Camping, 90, has admitted that his previous prediction of a May 21, 2011 apocalypse was wrong due to an error in calculation.
He had told his followers to prepare for the rapture on that day, when believers would go to heaven and the heathens would be left on Earth to die by horrific natural disasters.
Instead of the apocalypse, some of Camping's followers had to contend with maxed-out credit cards and massive hotel bills.
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Already the jokes are flying on Twitter in anticipation of Camping's latest end-of-the-world date of doom.
"Well I picked the wrong week to start a diet if the world's ending this Friday *reaches for cake*," tweeted @EternalLuddite.
"New Bieber album in #2weeks, Camping's #rapture prediction is off," wrote @StrongAsMeat.
Camping told a San Francisco Chronicle reporter he was "flabbergasted" when the predicted End Times did not materialize on May 21.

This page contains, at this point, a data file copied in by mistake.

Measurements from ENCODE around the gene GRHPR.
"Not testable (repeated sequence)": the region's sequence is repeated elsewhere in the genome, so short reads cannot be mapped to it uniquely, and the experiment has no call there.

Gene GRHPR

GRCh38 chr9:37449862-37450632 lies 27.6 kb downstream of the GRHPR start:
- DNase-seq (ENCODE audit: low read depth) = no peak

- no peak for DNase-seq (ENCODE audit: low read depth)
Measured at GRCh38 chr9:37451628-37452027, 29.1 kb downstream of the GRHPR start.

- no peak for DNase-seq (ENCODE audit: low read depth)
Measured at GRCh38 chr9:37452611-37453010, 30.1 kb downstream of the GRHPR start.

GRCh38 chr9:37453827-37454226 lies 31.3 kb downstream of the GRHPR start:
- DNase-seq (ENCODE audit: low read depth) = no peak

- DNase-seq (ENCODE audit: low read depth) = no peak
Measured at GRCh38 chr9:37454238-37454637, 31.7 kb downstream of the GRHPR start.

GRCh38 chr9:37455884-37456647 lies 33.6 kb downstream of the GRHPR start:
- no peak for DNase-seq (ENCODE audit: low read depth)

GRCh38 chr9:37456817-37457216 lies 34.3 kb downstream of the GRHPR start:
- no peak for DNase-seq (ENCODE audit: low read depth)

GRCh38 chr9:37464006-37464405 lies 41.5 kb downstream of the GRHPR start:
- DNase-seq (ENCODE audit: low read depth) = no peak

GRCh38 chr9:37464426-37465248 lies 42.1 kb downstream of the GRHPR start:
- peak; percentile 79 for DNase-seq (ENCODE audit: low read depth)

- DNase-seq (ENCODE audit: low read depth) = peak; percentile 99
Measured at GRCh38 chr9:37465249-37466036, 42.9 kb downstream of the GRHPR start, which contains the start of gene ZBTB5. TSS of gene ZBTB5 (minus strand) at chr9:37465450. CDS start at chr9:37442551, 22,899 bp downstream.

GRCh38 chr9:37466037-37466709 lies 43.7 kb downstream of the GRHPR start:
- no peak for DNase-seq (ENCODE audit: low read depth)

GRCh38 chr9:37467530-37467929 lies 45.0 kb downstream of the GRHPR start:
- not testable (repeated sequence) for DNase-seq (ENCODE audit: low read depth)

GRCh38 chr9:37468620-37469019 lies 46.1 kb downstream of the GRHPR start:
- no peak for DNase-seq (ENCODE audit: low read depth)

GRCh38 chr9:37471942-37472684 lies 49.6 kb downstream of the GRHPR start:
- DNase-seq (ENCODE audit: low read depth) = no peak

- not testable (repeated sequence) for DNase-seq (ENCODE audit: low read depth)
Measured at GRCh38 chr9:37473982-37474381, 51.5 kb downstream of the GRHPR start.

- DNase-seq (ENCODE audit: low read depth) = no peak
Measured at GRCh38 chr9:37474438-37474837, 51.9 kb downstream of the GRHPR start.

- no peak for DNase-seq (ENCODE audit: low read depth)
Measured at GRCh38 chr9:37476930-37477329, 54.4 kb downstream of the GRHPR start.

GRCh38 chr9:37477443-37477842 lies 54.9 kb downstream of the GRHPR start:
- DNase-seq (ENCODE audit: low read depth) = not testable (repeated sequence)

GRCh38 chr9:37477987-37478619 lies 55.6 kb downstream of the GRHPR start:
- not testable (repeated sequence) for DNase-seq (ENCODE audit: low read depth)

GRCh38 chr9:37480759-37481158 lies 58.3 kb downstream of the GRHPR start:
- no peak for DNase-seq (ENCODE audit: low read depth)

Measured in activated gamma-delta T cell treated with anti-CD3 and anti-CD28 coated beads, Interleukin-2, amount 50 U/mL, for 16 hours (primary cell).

He decided that May 21 was actually "an invisible judgment day" in which a spiritual judgment took place, and the real apocalypse will take place October 21, he said in a radio broadcast.
"We've always said May 21 was the day, but we didn't understand altogether the spiritual meaning," he said, according to the Associated Press. "May 21 is the day that Christ came and put the world under judgment."
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In June, shortly after revising his prediction, Camping suffered a stroke, and he has since been playing a less prominent role with the Oakland, California-based evangelical Family Radio network.
This is the second time Camping has gotten the apocalypse date wrong. He initially said the end of the world would come in 1994. When the date came and went, he said he made a mathematical error.
"Oh Harold Camping, are you sure the world will end on Oct. 21? Did you forget to carry the 2 again?" tweeted @chiujd.